The trouble with the whole "Nixon goes to China" theory — which is grounded in the calculus that big progress is made when a politician goes against type to address a seemingly intractable challenge — is that sometimes the "bold" gesture is really just more of the same.
This is an important reality to recognize as the major media in the United States begins to play up the reshaping of General Motors by the Obama administration's auto-industry task force as a courageous or groundbreaking "new" initiative to "save" domestic automaking.
The GM bankruptcy and bailout is the continuation of post-industrial policies of the Clinton and Bush years. Those policies, which encouraged companies to shutter factories in the US and move operations to foreign countries with lower wages and weaker regulations, were defined by Wall Street rather than Main Street. The model of a "healthy" American company was defined by stock and bond speculators, who rewarded short-term thinking and brutal cost-cutting, even if these strategies resulted in the loss of millions of jobs, the closing of hundreds of functional factories and the deindustrialization of communities, regions and whole states that had once been among the most productive in the world.
Nothing about the old way of doing business made sense, and it made a wreck of GM. After decades of closing factories, laying off workers and shifting production overseas, the company now finds itself with $172.8 billion in debt.
It would make sense to change course, radically.
But the Obama administration is not doing anything radical.
Rather, it wants to create a "New GM" that stays the course of the old GM.
If all goes according to plan, the "New GM" will close down as many as 20 factories in Michigan, Indiana, Ohio and Delaware. Additional plants in Tennessee and Michigan will be put on "standby," for probable closing. At least 21,000 family-supporting jobs will be lost, as the corporation shifts production to new facilities in China and other foreign countries. Those cuts come on the heels of GM factory closings last year that cost tens of thousands of jobs and shattered communities across the Great Lakes states just as the downturn was developing into a deep recession.
This massive de-industrialization plan — with its rapid offshoring of work once done in the United States — will be paid for by the federal government.
It will cost US taxpayers a great deal to eliminate this many US jobs — Washington has already handed GM $20 billion and is expected to shift another $30 billion into the coffers of the corporation. "Whether that investment will ever be recovered is still an open question," suggests the New York Times report.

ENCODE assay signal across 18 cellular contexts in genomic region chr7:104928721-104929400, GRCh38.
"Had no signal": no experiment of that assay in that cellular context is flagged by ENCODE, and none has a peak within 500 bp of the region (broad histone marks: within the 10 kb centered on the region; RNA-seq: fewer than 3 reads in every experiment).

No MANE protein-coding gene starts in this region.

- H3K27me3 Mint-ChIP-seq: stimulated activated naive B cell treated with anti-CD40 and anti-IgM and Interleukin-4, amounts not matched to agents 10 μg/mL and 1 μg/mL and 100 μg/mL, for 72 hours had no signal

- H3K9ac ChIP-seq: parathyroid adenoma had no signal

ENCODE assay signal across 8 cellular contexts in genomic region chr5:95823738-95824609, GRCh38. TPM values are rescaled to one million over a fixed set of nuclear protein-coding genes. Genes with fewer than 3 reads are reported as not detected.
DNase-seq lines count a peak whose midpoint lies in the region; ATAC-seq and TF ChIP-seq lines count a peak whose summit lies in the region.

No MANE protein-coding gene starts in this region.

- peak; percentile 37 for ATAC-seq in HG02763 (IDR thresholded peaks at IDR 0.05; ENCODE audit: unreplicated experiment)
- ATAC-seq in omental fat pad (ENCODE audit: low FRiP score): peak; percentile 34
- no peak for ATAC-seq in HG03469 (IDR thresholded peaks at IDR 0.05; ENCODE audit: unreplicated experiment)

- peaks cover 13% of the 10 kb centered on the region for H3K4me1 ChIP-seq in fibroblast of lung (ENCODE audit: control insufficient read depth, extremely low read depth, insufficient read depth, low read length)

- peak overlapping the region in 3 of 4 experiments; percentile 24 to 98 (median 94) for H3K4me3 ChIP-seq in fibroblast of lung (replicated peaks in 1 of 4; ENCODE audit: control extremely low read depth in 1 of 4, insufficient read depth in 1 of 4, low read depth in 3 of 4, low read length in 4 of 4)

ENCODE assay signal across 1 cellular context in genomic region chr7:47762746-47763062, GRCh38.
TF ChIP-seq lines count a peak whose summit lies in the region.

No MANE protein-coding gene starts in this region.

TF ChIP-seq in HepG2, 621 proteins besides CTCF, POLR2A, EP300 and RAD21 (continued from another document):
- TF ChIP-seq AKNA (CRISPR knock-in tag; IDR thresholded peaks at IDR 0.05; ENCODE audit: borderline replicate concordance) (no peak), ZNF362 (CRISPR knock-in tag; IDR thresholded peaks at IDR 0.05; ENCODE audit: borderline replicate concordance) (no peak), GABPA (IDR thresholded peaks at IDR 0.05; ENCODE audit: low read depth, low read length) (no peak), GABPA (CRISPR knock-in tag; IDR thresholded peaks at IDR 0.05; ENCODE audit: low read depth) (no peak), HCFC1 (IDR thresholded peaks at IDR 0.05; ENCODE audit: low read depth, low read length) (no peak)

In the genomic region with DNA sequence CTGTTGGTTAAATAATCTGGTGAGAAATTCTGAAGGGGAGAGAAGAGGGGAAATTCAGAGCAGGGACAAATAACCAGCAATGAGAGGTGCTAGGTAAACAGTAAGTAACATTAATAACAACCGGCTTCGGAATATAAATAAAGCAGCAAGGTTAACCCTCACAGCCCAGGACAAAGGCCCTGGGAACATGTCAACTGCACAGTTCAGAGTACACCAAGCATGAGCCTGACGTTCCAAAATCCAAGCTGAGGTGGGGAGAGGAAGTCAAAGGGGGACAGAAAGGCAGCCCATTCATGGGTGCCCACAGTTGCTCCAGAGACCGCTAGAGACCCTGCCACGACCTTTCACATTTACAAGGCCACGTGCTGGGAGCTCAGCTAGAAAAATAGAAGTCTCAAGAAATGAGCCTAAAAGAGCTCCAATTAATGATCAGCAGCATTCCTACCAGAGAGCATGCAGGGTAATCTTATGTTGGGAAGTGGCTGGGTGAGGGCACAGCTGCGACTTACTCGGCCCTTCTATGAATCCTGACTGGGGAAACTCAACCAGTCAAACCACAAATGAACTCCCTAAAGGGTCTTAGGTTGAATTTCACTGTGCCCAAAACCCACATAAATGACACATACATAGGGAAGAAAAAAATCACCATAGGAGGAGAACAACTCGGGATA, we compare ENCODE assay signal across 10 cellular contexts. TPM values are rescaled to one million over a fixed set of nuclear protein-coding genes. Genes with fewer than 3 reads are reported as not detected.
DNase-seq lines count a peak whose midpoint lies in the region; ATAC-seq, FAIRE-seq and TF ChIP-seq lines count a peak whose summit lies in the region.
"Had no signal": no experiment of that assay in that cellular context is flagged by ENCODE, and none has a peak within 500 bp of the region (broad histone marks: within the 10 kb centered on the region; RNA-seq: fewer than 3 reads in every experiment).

So what should taxpayers make of a scheme to risk $50 billion on a project to layoff US workers, close US factories and shift work overseas in order to satisfy speculators who continue to reward only race-to-the-bottom strategies?
The Times suggests that we ought to be impressed with the "Nixon-goes-to-China" courage being displayed by the president and his auto-industry task force. "The company will also have to shed 21,000 union workers and close 12 to 20 factories, steps that most analysts thought could never be pushed through by a Democratic president allied with organized labor," the paper chirps on its front page.
It takes very little courage for a Democratic president to side with multinational corporations, in the same way that his Democratic and Republican predecessors have.
Courage involves breaking pattern and doing something bold, like recognizing that the United States needs a manufacturing sector and making a commitment to modernizing basic industries and keeping skilled workers on the job. This is not a rejection of globalization; rather, it is an embrace of the future that says the US chooses to compete rather than give up.
An investment of $50 billion in federal money to close 20 major factories and shed 21,000 jobs is not a plan to "save," let alone revitalize, manufacturing in this country. It is an abandonment workers and communities that speeds up the de-industrialization of the United States. And it encourages GM executives — be they "old" or "new" — to be more concerned about the company's stock value than the adoption of smart long-term strategies.